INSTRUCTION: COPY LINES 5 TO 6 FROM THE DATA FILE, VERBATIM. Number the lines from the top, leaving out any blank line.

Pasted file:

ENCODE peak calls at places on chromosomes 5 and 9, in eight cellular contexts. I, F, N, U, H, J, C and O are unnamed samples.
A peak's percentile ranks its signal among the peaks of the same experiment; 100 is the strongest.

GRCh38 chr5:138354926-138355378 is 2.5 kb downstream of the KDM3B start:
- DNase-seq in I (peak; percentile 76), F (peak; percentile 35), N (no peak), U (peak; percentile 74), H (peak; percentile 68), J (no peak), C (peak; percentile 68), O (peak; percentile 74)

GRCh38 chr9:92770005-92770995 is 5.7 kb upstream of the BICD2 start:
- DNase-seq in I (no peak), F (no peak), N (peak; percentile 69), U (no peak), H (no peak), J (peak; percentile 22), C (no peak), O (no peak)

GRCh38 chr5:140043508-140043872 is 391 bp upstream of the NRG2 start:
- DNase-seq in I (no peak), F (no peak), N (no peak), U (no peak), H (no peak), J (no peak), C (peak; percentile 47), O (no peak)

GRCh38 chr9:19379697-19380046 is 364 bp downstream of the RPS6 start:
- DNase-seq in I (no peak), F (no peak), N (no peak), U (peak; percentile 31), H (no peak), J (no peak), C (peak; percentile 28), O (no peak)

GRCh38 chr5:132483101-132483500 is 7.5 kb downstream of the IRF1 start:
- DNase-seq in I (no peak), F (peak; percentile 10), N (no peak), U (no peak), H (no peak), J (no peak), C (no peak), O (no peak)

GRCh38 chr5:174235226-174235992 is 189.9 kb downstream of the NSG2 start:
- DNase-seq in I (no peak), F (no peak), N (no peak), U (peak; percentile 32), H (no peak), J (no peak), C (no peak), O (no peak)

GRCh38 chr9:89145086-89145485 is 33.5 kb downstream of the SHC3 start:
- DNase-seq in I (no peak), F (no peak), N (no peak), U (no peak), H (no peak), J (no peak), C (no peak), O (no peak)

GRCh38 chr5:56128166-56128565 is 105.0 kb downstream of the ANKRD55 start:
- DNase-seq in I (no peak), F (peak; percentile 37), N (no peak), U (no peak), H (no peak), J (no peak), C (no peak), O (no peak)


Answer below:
GRCh38 chr9:92770005-92770995 is 5.7 kb upstream of the BICD2 start:
- DNase-seq in I (no peak), F (no peak), N (peak; percentile 69), U (no peak), H (no peak), J (peak; percentile 22), C (no peak), O (no peak)